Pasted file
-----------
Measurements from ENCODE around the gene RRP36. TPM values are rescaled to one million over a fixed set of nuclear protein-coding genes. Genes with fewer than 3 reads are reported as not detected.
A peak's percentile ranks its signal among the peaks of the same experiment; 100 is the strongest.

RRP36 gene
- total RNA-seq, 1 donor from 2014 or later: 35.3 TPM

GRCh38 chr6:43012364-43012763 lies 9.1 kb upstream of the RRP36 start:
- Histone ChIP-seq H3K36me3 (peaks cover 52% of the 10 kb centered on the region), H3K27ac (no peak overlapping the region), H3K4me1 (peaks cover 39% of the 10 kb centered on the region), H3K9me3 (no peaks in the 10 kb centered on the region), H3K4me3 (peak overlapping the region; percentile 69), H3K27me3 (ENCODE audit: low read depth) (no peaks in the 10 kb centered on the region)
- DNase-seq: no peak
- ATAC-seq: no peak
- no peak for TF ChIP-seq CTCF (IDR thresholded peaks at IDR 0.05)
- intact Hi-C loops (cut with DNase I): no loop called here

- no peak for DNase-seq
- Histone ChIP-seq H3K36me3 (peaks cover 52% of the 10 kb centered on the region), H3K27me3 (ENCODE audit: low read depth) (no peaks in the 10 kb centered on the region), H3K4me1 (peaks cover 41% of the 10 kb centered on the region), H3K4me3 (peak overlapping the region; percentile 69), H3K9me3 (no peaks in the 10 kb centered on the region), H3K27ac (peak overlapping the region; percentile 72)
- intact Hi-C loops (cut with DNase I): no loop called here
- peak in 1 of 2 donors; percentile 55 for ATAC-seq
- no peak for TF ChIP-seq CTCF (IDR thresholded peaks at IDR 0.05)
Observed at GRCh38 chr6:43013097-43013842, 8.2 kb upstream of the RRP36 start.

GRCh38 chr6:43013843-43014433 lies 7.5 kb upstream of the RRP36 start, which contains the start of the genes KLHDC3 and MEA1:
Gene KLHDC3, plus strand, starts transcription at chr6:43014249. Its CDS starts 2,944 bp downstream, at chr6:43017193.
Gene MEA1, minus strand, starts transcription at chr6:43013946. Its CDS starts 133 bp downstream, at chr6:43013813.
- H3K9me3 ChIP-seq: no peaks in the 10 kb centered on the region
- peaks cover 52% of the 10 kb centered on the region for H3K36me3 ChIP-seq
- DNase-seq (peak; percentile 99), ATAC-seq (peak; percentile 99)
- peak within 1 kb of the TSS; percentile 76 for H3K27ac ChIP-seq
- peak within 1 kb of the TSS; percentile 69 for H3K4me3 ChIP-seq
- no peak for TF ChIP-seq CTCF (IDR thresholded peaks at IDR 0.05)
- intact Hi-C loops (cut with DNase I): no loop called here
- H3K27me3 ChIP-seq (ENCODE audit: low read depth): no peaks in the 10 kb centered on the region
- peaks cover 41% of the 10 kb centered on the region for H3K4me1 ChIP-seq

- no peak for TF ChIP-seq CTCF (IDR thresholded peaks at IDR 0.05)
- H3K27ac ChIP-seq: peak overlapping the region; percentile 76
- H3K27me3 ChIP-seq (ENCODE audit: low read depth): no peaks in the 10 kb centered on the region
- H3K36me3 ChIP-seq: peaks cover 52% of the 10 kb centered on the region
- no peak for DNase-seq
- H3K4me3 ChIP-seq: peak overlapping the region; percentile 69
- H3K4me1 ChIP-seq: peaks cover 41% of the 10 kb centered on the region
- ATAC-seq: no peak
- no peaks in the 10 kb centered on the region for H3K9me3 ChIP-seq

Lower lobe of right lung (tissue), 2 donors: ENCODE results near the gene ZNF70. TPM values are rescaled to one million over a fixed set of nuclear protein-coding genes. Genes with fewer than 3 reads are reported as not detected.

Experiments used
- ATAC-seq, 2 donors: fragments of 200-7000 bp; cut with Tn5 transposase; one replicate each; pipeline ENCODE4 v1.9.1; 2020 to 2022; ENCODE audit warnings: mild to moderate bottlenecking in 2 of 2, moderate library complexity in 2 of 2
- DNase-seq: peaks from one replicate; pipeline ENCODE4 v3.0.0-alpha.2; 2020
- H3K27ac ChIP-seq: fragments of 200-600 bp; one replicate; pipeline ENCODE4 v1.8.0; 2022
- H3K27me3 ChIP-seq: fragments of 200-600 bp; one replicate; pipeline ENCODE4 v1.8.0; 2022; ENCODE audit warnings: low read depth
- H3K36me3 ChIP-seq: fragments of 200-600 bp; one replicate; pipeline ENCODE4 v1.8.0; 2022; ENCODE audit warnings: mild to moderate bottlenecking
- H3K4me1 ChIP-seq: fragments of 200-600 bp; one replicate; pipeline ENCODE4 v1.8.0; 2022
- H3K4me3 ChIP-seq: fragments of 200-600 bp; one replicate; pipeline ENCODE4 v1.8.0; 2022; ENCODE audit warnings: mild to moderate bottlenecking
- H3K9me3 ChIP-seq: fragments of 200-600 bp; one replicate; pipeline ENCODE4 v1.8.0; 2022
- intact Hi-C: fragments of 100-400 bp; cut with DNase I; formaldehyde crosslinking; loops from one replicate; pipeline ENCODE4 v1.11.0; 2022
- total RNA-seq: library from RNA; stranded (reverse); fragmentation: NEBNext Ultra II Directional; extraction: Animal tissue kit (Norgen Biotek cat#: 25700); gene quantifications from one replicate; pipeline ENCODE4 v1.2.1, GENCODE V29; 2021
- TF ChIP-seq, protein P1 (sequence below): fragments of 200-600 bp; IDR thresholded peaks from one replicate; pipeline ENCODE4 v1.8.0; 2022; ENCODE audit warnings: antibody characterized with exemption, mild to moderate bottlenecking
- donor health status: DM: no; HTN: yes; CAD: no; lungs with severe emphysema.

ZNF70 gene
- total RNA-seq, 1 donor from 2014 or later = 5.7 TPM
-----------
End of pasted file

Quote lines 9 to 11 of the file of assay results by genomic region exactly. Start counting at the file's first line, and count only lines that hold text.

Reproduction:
- no peak for TF ChIP-seq CTCF (IDR thresholded peaks at IDR 0.05)
- intact Hi-C loops (cut with DNase I): no loop called here

- no peak for DNase-seq